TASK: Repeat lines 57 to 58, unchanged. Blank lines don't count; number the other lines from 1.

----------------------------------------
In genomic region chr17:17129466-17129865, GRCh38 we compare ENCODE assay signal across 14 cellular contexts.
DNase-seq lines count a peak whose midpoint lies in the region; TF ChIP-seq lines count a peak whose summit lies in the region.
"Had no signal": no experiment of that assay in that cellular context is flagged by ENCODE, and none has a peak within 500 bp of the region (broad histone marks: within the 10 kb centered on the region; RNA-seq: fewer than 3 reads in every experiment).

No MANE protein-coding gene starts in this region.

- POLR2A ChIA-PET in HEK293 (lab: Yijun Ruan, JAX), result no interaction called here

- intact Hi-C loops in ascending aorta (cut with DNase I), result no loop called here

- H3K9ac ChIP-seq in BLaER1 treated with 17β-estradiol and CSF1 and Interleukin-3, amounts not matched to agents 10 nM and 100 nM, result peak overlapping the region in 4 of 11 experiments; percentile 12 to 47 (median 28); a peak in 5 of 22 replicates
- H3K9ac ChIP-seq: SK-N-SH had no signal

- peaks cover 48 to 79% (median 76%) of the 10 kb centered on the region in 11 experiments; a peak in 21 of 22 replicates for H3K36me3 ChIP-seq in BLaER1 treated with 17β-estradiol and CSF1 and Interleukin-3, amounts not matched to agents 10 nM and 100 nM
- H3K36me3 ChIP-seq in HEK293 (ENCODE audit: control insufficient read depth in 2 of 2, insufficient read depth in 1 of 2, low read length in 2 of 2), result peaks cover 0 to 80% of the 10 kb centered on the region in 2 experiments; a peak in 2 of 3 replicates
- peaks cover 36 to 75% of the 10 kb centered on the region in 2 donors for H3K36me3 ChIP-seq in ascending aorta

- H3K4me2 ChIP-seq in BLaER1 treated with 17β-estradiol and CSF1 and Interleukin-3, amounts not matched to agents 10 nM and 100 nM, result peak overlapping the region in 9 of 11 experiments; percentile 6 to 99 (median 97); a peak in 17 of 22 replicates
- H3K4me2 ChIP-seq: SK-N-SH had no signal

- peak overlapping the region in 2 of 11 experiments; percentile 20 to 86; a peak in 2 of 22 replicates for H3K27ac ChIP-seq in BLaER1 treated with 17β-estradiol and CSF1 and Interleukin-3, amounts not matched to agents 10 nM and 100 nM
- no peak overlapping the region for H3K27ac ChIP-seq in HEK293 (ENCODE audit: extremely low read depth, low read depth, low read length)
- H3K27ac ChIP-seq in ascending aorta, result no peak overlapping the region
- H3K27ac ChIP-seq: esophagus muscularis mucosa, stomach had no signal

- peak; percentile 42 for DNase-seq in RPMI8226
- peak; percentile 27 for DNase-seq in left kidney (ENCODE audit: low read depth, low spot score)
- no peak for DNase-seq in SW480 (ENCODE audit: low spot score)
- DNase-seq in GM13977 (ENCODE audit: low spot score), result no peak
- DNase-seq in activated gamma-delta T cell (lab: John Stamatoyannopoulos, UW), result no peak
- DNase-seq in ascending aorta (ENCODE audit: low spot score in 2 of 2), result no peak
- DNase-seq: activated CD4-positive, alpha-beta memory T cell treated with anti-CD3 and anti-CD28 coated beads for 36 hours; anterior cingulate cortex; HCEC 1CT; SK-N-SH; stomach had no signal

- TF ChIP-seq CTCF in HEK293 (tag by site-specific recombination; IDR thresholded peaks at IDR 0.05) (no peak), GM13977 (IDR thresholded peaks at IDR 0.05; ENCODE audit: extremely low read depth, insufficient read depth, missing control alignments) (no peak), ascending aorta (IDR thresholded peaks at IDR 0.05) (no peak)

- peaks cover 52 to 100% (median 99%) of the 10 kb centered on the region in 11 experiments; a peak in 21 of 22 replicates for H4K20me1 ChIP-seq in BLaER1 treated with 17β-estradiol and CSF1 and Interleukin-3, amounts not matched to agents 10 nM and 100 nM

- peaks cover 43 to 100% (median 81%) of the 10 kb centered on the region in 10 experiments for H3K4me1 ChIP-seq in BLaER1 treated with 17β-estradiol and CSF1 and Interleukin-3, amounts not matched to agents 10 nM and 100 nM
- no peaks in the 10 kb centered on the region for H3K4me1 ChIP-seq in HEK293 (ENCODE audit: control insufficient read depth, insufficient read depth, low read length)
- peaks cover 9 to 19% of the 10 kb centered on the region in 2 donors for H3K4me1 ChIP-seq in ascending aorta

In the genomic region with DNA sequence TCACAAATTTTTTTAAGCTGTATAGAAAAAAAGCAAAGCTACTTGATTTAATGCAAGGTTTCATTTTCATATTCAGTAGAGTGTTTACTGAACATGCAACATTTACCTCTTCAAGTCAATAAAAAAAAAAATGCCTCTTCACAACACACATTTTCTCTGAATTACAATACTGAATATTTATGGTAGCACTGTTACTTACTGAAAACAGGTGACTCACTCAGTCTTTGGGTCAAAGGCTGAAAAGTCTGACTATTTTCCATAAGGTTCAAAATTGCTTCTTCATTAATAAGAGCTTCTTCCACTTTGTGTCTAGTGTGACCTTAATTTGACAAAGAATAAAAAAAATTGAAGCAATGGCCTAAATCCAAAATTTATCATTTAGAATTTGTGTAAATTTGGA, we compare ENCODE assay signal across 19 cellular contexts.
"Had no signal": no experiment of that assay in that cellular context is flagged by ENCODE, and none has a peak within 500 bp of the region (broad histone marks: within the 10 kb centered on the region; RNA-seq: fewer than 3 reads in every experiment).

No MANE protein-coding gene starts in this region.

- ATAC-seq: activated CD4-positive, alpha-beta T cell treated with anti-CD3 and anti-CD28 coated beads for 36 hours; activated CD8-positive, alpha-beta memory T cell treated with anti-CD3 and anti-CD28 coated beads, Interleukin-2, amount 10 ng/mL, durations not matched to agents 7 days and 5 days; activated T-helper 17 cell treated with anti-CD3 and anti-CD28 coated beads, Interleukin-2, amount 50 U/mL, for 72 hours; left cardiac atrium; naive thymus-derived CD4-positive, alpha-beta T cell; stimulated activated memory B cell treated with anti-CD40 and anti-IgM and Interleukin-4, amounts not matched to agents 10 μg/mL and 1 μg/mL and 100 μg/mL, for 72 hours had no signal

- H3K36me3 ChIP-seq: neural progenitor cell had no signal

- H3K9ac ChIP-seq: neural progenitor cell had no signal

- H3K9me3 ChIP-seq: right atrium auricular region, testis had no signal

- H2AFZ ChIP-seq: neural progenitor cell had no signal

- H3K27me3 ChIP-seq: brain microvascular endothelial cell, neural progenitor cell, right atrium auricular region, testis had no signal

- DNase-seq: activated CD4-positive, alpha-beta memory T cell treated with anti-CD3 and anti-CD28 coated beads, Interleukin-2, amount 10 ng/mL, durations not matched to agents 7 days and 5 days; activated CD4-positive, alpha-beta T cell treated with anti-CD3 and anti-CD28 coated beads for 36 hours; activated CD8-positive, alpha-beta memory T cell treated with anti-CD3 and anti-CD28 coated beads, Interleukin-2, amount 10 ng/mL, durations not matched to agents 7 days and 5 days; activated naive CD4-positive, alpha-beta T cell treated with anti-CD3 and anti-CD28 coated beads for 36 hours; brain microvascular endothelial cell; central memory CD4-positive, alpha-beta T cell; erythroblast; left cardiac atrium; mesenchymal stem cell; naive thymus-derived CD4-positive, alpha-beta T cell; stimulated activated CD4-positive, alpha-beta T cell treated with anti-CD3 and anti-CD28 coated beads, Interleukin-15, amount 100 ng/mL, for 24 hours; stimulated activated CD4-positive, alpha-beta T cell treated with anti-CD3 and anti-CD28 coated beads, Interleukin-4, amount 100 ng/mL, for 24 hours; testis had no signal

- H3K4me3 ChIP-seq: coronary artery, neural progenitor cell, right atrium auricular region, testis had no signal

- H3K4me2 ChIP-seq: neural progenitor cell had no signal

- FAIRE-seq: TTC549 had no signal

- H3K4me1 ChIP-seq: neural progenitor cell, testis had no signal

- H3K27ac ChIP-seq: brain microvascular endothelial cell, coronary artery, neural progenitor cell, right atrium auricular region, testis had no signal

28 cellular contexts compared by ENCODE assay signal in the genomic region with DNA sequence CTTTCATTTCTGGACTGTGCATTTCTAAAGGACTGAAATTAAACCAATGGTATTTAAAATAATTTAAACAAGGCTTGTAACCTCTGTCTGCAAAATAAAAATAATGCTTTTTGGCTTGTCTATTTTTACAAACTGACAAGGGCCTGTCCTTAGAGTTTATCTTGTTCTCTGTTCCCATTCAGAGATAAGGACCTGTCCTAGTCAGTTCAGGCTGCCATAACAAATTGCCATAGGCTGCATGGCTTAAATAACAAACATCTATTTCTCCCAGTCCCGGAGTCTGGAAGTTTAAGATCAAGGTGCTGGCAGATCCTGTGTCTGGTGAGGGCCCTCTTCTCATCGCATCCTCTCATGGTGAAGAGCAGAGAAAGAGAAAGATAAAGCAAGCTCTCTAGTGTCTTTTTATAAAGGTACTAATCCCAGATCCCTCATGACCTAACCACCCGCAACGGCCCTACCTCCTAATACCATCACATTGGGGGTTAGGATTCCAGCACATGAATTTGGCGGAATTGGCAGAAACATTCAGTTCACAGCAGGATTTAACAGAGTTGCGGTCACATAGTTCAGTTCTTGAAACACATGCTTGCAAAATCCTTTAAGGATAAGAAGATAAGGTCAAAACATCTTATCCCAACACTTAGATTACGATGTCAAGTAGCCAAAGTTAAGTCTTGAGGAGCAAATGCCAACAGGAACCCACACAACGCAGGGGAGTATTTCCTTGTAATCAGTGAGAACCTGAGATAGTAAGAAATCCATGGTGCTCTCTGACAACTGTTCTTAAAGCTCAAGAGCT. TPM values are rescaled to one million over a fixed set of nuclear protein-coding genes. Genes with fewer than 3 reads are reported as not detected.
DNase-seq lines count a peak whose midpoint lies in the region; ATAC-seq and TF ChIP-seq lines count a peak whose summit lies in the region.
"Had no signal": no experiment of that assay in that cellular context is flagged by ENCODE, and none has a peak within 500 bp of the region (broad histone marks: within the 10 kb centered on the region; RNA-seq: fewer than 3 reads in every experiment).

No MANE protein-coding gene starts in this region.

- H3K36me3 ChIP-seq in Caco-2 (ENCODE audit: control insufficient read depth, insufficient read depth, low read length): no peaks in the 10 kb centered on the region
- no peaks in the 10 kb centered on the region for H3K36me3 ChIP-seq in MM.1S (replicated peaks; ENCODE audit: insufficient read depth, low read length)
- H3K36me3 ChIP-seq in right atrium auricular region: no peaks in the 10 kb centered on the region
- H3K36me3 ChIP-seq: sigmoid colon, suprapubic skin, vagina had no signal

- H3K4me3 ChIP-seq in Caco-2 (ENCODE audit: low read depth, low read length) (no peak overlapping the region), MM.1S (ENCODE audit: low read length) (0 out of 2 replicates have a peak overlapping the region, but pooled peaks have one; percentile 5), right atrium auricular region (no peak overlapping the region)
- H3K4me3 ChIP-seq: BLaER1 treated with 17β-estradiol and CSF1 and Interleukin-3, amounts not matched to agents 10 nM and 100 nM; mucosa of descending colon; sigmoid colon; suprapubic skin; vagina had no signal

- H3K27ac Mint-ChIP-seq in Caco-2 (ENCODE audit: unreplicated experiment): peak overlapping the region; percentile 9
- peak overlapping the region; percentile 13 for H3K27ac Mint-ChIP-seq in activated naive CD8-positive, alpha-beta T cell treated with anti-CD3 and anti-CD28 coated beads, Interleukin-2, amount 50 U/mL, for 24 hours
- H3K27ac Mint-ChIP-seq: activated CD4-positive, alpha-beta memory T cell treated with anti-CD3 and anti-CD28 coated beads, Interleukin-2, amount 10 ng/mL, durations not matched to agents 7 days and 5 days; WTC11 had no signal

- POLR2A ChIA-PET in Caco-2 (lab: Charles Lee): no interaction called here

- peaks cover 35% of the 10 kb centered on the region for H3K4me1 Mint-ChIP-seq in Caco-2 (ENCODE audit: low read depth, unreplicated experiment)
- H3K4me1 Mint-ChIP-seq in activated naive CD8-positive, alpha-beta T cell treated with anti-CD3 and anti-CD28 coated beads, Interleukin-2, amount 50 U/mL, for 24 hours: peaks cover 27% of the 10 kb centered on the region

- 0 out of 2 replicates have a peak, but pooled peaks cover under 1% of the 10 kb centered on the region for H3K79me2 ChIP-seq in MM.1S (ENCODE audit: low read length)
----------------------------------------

- H3K27ac Mint-ChIP-seq: activated CD4-positive, alpha-beta memory T cell treated with anti-CD3 and anti-CD28 coated beads, Interleukin-2, amount 10 ng/mL, durations not matched to agents 7 days and 5 days; WTC11 had no signal

- POLR2A ChIA-PET in Caco-2 (lab: Charles Lee): no interaction called here